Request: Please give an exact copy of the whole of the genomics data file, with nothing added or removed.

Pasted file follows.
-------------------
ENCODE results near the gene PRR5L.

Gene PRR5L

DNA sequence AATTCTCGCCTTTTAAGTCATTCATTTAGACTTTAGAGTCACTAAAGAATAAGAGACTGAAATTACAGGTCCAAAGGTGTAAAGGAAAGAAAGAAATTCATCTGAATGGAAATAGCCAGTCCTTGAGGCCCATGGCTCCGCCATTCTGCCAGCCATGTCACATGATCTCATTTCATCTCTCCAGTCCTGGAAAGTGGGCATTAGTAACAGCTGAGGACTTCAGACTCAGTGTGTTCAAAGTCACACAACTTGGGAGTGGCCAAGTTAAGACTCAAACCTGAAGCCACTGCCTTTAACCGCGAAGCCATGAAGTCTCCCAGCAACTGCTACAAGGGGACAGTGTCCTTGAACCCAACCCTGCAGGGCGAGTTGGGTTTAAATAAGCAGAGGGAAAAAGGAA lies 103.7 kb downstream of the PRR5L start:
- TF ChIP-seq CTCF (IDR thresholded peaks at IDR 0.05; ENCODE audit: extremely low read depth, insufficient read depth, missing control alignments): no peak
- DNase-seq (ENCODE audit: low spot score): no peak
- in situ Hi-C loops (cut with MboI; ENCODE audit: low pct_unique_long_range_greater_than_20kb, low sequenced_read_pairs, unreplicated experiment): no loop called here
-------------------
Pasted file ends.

ENCODE results near the gene PRR5L.

Gene PRR5L

DNA sequence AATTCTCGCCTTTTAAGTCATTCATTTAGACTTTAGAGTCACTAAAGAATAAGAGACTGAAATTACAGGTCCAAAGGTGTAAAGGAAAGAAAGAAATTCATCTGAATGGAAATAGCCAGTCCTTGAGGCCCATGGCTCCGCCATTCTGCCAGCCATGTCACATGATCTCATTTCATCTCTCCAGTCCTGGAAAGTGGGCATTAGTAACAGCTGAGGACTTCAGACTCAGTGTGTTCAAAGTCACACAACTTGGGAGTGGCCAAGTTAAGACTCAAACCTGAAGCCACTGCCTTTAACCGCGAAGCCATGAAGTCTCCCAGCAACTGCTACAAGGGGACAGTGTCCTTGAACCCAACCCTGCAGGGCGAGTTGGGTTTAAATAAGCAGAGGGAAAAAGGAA lies 103.7 kb downstream of the PRR5L start:
- TF ChIP-seq CTCF (IDR thresholded peaks at IDR 0.05; ENCODE audit: extremely low read depth, insufficient read depth, missing control alignments): no peak
- DNase-seq (ENCODE audit: low spot score): no peak
- in situ Hi-C loops (cut with MboI; ENCODE audit: low pct_unique_long_range_greater_than_20kb, low sequenced_read_pairs, unreplicated experiment): no loop called here